What Is Quinoa?

Quinoa — pronounced "keen-wah" — is a tiny seed that, when cooked, has a rich, nutty flavor and a texture that's slightly crunchier than rice. Quinoa comes in several varieties, including white, red, and black. White quinoa (often labeled simply "quinoa") is the most common, and it's widely available in supermarkets.

Quinoa is often cooked and served like rice. In fact, it makes an excellent substitute for other grains, because it is one of the few plant-based sources of complete protein. Complete proteins contain all of the 9 amino acids that our bodies are incapable of producing on their own, so we must source them from the foods we eat.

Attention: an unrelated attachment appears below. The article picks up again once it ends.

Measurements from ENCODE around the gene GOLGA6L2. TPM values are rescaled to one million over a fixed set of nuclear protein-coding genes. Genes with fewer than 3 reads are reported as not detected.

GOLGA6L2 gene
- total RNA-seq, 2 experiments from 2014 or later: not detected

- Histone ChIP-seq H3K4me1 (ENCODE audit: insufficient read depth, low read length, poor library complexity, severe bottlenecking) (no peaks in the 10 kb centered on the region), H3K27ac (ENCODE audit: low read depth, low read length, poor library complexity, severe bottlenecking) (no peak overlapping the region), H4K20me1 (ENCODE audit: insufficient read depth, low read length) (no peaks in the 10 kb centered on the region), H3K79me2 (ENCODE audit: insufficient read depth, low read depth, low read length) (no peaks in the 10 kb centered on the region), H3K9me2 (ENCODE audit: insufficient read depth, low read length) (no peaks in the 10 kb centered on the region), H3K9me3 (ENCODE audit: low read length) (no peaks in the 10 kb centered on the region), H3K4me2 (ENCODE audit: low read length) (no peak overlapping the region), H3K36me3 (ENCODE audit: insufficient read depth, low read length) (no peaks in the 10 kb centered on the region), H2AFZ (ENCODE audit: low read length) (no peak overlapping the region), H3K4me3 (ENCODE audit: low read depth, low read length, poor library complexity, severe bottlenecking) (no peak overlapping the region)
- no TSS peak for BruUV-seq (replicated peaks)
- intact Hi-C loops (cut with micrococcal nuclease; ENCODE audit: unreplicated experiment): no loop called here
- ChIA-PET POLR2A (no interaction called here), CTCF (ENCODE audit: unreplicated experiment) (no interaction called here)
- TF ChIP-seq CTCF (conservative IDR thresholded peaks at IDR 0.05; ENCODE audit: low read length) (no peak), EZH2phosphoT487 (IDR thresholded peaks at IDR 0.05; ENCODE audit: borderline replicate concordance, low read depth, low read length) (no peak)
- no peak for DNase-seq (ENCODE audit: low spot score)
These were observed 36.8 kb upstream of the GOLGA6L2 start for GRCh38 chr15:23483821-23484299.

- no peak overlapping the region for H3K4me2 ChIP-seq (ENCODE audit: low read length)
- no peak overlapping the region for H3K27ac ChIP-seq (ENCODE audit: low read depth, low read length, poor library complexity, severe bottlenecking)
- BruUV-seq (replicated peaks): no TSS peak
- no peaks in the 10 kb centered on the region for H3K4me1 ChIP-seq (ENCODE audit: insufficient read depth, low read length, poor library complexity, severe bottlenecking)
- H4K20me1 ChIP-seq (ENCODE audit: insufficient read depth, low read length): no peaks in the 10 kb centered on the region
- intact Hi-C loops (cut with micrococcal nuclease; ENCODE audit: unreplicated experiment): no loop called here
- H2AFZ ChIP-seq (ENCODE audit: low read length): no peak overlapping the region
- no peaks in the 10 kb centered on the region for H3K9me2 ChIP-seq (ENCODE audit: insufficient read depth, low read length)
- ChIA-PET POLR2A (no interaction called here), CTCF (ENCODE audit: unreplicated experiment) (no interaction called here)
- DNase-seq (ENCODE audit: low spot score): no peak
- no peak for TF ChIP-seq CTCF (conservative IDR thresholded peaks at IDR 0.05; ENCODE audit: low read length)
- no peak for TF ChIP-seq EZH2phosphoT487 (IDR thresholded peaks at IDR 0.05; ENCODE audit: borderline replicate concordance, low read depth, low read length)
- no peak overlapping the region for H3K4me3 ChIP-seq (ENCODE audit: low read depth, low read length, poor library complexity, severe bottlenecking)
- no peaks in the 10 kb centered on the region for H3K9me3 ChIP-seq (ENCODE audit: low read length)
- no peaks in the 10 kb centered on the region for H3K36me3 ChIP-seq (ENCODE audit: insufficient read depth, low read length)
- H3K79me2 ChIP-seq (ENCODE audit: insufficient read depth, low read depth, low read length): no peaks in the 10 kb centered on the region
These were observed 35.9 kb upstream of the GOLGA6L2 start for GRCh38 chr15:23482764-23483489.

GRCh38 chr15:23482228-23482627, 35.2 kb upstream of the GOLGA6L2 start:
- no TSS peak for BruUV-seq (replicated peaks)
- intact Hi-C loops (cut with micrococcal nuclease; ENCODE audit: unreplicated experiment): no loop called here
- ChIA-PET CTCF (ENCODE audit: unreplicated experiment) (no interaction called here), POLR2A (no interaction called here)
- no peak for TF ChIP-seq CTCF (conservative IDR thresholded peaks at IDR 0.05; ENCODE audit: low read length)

Aside from being a great source of complete muscle-building protein, quinoa is gluten-free and full of other nutrients. Eating quinoa can help you get more iron, copper, magnesium, potassium, and fiber in your diet. Quinoa is also a good source of vitamin B12 and vitamin E.

Looking for a few delicious quinoa recipes to help you eat healthier? Click here.

Kristie Collado is The Daily Meal's Cook Editor. Follow her on Twitter @KColladoCook.